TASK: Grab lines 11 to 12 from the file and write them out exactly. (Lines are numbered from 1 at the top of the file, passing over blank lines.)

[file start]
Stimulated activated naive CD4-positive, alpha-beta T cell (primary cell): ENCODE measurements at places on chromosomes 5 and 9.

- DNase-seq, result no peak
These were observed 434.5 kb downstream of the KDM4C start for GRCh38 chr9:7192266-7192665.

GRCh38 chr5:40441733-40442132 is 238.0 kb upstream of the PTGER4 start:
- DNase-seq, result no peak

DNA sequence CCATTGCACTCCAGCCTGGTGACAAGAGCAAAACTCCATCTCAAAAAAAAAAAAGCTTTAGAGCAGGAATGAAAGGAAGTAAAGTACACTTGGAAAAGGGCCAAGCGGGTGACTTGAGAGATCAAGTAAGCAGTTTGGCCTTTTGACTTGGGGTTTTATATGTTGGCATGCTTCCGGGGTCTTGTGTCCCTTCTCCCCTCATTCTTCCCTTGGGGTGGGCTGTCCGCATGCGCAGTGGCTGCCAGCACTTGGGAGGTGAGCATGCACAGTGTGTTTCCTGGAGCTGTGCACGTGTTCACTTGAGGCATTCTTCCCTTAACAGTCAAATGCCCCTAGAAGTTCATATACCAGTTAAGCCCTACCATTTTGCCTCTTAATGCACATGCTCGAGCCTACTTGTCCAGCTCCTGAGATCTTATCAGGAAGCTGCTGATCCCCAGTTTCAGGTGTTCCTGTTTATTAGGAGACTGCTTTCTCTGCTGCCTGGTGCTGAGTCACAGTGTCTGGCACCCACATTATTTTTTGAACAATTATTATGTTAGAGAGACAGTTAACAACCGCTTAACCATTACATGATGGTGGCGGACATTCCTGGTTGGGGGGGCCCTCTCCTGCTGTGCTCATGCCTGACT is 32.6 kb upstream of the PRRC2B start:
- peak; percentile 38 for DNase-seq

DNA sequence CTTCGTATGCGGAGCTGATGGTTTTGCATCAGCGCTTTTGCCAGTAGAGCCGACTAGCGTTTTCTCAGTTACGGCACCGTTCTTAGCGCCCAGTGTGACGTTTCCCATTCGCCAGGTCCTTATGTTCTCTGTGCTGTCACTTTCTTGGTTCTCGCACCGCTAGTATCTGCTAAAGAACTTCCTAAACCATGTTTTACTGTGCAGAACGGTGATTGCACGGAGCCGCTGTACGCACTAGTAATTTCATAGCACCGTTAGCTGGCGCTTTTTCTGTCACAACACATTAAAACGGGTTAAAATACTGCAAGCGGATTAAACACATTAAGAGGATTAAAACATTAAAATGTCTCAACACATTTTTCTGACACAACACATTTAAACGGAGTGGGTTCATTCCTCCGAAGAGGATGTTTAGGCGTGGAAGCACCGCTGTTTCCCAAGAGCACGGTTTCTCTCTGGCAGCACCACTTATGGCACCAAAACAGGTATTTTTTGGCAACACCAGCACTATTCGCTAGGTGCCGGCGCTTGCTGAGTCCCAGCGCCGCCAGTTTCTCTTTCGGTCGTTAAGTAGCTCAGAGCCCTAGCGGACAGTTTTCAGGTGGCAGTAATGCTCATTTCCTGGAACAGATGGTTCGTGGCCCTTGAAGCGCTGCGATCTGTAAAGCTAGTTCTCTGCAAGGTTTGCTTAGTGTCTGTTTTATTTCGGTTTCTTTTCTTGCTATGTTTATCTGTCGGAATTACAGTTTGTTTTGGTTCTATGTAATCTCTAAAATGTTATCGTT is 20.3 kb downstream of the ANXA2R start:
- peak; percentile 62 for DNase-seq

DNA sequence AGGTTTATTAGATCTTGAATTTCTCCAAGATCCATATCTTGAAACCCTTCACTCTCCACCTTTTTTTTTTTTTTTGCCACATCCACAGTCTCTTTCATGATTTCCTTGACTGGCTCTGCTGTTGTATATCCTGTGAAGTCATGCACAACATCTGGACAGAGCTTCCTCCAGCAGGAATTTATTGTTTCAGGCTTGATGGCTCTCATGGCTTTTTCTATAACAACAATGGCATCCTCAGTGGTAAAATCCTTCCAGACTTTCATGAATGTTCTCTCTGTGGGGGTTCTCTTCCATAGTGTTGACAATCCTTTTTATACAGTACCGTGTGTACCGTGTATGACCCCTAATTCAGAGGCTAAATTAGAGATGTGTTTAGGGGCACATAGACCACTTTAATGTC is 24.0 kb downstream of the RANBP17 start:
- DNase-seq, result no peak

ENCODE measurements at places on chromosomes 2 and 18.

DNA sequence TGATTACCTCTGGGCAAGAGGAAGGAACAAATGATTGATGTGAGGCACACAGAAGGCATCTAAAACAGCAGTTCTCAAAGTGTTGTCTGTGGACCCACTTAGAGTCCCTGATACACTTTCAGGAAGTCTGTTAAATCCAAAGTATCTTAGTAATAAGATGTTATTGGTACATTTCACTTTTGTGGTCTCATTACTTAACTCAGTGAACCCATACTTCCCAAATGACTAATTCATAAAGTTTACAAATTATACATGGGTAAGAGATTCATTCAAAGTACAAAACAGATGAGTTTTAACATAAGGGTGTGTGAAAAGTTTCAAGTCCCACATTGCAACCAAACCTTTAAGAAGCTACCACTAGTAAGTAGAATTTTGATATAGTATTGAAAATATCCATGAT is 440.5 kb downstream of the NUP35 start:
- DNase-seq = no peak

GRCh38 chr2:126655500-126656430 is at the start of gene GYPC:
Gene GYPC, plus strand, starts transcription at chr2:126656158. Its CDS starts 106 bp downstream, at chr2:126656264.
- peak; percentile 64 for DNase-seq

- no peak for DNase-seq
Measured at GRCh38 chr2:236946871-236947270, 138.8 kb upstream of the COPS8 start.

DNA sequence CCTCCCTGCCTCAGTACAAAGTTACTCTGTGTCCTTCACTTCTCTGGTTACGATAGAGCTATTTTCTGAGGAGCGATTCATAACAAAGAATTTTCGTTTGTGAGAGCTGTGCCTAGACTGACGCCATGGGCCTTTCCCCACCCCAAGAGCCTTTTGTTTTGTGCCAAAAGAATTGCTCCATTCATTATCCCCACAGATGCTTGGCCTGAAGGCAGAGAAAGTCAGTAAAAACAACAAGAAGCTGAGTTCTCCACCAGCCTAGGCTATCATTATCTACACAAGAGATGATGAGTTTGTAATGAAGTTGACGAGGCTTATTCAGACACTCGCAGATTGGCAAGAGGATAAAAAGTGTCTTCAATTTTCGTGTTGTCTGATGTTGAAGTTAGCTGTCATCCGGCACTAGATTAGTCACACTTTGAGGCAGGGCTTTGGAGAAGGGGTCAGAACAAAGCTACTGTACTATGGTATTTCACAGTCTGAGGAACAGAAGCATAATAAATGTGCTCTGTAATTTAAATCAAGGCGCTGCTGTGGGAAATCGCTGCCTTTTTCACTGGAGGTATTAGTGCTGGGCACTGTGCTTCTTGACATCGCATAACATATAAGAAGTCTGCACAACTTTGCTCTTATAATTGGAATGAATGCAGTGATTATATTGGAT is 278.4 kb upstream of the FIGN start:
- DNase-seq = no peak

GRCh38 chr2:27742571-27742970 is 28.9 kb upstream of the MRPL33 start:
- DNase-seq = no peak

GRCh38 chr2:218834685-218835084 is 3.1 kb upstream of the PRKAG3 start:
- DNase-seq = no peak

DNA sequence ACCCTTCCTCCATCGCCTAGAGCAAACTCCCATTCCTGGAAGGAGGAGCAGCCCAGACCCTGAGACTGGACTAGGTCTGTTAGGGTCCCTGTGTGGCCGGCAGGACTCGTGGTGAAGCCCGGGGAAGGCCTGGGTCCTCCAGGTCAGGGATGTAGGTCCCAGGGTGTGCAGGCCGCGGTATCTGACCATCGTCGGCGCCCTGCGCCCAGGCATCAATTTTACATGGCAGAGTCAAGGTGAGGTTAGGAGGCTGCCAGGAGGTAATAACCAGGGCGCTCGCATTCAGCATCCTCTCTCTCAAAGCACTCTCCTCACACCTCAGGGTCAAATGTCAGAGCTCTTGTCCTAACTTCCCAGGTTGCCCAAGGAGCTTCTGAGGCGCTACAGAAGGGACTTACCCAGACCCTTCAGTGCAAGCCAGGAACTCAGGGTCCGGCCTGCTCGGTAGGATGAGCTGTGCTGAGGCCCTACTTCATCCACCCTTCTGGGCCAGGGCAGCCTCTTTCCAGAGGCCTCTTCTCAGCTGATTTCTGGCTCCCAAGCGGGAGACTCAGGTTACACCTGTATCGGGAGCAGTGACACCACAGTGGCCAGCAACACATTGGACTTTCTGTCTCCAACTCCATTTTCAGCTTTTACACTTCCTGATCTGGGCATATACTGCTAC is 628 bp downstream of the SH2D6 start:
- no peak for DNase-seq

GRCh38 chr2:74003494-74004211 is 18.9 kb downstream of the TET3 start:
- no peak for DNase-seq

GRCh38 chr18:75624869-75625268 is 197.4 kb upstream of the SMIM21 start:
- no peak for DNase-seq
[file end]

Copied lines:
- DNase-seq, result no peak

ENCODE measurements at places on chromosomes 2 and 18.